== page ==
The data that organisations gather falls into two main categories. ‘Primary data’ is collected specifically to aid in making a decision, whereas ‘secondary data’ has already been gathered elsewhere for another purpose.
Obtaining secondary data is often called ‘desk’ research and is likely to be easier than obtaining primary data. Primary data collection is what most people envisage when they think of market research.
We first consider secondary data, because that is where companies should start - in case the data they need already exists.
There are two general sources of secondary data. The first is internal data, for example from your organisation's own records, that is routinely collected. External data, on the other hand, is data collected by other organisations, either for their own use or for sale. An example of this might be the international trade or employment statistics collected by governments.
Most organisations have some data on performance. Many will also have information on ‘turnover’ - whether the latter is money generated from sales, the number of patients seen, visitor figures, the number of new or repeat customers, or other measures which encapsulate what an organisation does.
Performance. Most organisations in most sectors have to keep data on performance for accountability purposes. Normally (and increasingly) the data is computerised. At the least, this data enables statutory accounts of financial performance to be drawn up.
Regulatory regimes, public performance audits and quality assurance systems also require performance data to be kept.
How readily and quickly available performance data is to different managers varies, but it is an important source of data for market research purposes. However, when data is collected primarily for use by other departments of an organisation, it may not be sufficiently specific or relevant for market research purposes.
Accounting systems are driven by accounting requirements, and in particular by accounting periods, and will often give an unbalanced picture until year-end procedures are completed.
Performance figures may be available about individual customers or clients. This can pose the problem of ‘information overload’. There will be so much information, most of it redundant, that in effect it will be useless as a management tool.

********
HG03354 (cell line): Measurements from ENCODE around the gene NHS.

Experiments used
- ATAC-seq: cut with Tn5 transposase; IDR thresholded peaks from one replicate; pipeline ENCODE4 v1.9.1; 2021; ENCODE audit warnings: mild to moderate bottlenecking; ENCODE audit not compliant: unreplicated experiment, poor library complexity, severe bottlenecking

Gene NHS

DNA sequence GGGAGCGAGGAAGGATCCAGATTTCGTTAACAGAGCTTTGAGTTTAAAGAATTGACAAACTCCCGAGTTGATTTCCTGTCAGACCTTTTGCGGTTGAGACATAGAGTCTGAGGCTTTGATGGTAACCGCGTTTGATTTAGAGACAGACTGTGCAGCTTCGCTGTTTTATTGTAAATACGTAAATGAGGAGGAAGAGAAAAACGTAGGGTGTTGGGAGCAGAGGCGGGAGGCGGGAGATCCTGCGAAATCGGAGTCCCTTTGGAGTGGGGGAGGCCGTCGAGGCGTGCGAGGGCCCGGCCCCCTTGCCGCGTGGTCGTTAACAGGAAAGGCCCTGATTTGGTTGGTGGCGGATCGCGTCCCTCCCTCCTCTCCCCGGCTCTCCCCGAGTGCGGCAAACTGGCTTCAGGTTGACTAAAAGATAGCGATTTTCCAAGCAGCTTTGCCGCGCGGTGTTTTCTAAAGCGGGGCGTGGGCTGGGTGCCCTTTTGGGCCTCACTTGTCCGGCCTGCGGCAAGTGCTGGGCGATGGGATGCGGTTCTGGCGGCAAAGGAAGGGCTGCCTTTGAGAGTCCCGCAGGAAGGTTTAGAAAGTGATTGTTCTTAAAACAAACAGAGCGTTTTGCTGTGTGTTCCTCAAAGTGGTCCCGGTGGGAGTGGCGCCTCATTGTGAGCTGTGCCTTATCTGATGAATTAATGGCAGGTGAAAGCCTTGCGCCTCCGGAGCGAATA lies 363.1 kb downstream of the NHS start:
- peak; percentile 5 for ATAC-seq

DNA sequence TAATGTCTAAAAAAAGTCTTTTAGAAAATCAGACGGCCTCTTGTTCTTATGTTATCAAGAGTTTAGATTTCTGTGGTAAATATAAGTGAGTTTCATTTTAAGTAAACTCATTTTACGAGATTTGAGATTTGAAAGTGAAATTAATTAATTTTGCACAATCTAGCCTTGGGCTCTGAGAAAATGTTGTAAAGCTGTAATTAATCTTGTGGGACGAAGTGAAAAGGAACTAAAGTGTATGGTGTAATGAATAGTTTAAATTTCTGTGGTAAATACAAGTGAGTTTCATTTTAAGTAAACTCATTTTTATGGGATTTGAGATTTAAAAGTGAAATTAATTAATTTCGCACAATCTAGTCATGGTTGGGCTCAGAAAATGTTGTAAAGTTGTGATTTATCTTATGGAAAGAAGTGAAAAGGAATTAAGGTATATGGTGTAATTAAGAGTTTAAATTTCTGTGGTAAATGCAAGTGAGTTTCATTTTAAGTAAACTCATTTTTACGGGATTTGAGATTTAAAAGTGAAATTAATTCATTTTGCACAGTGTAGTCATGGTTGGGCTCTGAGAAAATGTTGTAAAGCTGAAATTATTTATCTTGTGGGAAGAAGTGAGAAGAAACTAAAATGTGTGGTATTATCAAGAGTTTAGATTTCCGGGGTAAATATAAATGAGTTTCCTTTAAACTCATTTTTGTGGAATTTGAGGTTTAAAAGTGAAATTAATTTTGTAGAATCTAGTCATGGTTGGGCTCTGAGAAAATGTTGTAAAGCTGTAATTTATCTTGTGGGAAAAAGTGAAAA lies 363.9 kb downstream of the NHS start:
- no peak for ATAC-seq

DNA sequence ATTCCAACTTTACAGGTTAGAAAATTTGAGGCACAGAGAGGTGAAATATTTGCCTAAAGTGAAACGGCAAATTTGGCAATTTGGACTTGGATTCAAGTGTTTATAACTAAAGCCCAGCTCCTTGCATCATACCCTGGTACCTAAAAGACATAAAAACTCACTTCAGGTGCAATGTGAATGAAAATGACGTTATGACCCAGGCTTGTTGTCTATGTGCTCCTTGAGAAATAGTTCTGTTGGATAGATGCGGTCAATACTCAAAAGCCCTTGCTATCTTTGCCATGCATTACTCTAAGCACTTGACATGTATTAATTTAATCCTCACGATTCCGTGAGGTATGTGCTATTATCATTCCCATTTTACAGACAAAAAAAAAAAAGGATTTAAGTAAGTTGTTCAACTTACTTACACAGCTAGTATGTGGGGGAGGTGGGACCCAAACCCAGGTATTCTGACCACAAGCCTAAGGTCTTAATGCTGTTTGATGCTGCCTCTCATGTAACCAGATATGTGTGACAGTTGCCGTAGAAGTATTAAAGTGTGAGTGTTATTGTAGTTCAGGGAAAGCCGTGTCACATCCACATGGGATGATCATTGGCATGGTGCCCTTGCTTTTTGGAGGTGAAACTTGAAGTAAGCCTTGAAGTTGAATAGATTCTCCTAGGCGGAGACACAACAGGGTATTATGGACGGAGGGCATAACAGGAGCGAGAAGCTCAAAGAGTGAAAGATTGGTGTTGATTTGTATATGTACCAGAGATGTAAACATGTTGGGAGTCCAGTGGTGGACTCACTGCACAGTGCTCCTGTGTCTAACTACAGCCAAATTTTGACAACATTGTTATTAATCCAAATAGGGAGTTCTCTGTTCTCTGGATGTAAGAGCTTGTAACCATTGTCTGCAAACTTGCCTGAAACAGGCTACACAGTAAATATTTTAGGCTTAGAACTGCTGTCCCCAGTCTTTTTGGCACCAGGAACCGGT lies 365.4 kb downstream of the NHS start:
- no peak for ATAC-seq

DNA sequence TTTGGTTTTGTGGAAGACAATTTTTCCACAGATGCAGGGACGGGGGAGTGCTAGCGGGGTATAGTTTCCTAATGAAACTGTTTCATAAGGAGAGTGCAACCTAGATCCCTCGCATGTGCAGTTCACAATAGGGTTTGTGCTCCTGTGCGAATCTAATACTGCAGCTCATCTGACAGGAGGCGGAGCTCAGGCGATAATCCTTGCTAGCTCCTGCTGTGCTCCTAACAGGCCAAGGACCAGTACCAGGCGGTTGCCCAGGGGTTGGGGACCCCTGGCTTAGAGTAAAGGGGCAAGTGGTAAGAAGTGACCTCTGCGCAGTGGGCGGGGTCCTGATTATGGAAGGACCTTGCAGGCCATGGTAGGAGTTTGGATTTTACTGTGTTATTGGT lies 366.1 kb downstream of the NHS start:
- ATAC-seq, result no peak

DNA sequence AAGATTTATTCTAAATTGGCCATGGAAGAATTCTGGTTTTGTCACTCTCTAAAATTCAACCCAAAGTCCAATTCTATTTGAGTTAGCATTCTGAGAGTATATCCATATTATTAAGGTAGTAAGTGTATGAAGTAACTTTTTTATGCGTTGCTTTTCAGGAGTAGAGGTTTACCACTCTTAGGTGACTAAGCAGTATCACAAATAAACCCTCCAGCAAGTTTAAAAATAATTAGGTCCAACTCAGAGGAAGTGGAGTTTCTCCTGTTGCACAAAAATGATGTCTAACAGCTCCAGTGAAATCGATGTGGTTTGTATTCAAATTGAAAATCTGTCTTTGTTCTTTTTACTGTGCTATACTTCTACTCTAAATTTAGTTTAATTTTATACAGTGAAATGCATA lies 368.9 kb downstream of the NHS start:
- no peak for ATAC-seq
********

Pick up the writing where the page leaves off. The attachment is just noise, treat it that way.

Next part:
More information is not necessarily better information, if it cannot be used. The Pareto Principle, which states that just 20 per cent of causes can provide 80 per cent of effects, is important here: a small amount of data about major customers or about segments of customers can yield the significant information.
Organisations keep all sorts of data, either on paper or in their computer systems, ,that can be used as market research information: details of product returns or complaints; staff timesheets or diaries; telephone call logs. There may also be data not held systematically on computers, such as the notes that sales or other front-line staff may keep of meetings and conversations with customers.
These may record what the customers think of the organisation’s services, of others’ services, and about what the organisation should be doing to provide better value.
Turnover reports. These can provide data about volume and frequency of customers and transactions. They can be, for example, records of what products or services were sold, to whom and when they were sold, or of how many visits to the doctor were made by various classifications of people, and what they were suffering from and when.
Next week we will continue to look at important data sources when considering quality...
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